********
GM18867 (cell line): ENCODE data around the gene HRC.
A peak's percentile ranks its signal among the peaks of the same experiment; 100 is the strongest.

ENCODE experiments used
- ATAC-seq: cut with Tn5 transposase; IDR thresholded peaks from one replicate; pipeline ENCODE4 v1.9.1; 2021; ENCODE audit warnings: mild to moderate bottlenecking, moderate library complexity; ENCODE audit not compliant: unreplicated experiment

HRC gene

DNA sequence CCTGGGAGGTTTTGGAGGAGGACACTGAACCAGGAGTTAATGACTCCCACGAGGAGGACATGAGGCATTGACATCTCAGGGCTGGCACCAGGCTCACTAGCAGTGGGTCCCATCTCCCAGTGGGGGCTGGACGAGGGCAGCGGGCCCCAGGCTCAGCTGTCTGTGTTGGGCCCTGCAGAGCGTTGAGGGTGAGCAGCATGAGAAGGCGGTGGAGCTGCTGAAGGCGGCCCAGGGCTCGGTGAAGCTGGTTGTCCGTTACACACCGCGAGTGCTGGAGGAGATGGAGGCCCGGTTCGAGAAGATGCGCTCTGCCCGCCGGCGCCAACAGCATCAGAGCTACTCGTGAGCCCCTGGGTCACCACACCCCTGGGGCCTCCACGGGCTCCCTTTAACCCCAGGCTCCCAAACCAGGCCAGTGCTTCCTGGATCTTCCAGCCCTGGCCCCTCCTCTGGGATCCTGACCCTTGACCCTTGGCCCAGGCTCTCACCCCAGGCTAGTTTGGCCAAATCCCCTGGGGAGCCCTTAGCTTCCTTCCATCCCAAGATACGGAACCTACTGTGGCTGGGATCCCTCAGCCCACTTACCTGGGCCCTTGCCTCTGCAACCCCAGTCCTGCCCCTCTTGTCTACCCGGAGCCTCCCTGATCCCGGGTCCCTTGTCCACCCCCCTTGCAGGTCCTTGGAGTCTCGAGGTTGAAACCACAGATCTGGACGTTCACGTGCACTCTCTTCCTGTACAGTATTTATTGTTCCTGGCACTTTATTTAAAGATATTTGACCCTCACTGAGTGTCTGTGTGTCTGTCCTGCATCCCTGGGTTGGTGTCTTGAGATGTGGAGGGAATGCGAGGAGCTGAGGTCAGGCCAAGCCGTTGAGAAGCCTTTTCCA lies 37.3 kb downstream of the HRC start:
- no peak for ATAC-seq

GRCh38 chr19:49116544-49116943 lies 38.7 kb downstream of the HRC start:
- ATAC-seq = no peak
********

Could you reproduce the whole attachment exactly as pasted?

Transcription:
GM18867 (cell line): ENCODE data around the gene HRC.
A peak's percentile ranks its signal among the peaks of the same experiment; 100 is the strongest.

ENCODE experiments used
- ATAC-seq: cut with Tn5 transposase; IDR thresholded peaks from one replicate; pipeline ENCODE4 v1.9.1; 2021; ENCODE audit warnings: mild to moderate bottlenecking, moderate library complexity; ENCODE audit not compliant: unreplicated experiment

HRC gene

DNA sequence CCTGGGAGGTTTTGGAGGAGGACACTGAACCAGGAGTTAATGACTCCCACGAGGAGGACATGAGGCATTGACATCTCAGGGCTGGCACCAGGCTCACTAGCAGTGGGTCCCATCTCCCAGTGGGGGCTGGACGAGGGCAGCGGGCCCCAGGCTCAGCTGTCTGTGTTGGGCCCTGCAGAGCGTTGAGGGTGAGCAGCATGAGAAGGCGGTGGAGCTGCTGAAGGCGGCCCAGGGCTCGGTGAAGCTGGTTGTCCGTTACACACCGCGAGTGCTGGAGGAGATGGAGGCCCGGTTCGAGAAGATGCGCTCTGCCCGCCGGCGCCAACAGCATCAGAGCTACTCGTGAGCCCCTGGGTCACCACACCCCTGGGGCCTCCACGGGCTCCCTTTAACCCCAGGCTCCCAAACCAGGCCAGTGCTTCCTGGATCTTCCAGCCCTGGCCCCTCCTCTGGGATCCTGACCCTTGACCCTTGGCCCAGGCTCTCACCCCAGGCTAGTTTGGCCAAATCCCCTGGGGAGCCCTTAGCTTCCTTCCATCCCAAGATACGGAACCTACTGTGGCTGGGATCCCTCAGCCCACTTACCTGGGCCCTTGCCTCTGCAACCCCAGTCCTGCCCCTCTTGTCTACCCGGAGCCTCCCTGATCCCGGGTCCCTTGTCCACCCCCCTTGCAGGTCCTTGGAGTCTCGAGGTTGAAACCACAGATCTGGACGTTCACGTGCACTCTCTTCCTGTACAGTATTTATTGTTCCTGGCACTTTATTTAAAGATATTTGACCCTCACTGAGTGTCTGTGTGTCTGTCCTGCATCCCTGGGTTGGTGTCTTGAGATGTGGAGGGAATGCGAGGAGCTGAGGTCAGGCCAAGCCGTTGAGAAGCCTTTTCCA lies 37.3 kb downstream of the HRC start:
- no peak for ATAC-seq

GRCh38 chr19:49116544-49116943 lies 38.7 kb downstream of the HRC start:
- ATAC-seq = no peak